City of Seattle admits it wasn’t ready for major traffic jam, developing new policies

Apr 13, 2015, 6:31 AM | Updated: 2:36 pm
The City of Seattle admitted it had no response plans ready to handle the overturned semi-truck tha...
The City of Seattle admitted it had no response plans ready to handle the overturned semi-truck that jammed traffic for about nine hours in March. (SDOT)

The City of Seattle admitted it had no response plans ready to handle the overturned semi-truck that jammed traffic for about nine hours in March.

City administration said there are no protocols for how to handle a major road closure, like that caused by a tipped truck on the Alaskan Way Viaduct.

“We really need to develop policies, procedures and have protocols that are in place; clearly communicated to folks throughout the organizations on how we handle this type of situation and other types of situations,” said Seattle City Department of Transportation Director Scott Kubly.

Related: Seattle transportation director says SR 99 crash was handled well

The city hired a consultant to create policies to prevent something like the Alaskan Way crash from happening again.

“Now we’re going to work with a consultant to get those protocols in place to get our people the training they need to respond to complicated incidents like this,” Seattle Police Chief Kathleen O’Toole said.

While those policies are being written, first responders have been given more discretion on moving damaged cars out of the way to ensure the roads stay open. They won’t have to wait for city-contracted towing companies to get there.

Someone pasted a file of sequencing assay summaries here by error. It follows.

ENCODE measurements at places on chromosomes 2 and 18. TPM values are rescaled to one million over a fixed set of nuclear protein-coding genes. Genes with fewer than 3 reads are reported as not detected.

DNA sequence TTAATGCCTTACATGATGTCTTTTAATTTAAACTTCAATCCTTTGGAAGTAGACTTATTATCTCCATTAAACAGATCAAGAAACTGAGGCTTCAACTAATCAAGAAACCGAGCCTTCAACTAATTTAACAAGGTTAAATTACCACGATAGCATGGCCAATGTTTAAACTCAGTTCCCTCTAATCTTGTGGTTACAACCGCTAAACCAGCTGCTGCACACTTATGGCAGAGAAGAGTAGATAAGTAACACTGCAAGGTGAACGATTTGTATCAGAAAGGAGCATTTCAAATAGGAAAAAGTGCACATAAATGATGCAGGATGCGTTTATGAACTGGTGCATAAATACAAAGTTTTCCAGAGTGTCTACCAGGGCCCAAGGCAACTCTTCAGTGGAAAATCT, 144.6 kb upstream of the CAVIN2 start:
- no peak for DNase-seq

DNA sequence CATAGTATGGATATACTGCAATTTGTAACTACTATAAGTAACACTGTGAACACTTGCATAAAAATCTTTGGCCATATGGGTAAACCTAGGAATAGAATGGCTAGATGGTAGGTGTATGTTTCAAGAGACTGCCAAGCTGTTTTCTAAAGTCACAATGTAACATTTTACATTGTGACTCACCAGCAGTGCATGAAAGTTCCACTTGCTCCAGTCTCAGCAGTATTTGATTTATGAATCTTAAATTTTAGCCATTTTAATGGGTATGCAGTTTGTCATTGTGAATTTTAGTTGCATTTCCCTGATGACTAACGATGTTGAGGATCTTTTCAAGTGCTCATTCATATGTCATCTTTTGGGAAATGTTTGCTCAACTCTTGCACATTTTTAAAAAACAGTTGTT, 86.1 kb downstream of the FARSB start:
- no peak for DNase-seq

The department of transportation and Seattle Police Department released a report on Friday that reviews the city’s response to the semi-truck crash on March 24. The report identifies problems and recommends solutions. The report recommends the city review coordinated response protocols between departments. Other recommendations include finding resources that could help support incident response.

City of Seattle retooling response protocol after Hwy 99 semi-truck crash

Another revelation from the city’s report is where priorities are placed. Priorities include life safety, protecting property and getting drivers out of gridlock. Kubly said alleviating gridlock may be placed as a higher priority than property.

The city needs to get engineers involved in emergency response, O’Toole said. Engineers could help reduce potential damages of cleaning up a site and getting the roads opened faster.

And despite the complete shut-down of downtown Seattle because of one truck, O’Toole said the situation helped shine a light on a significant problem that hadn’t been addressed.

“It was an opportunity to take a look at our systematic weaknesses and to develop strategies to address them head on.”

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City of Seattle admits it wasn’t ready for major traffic jam, developing new policies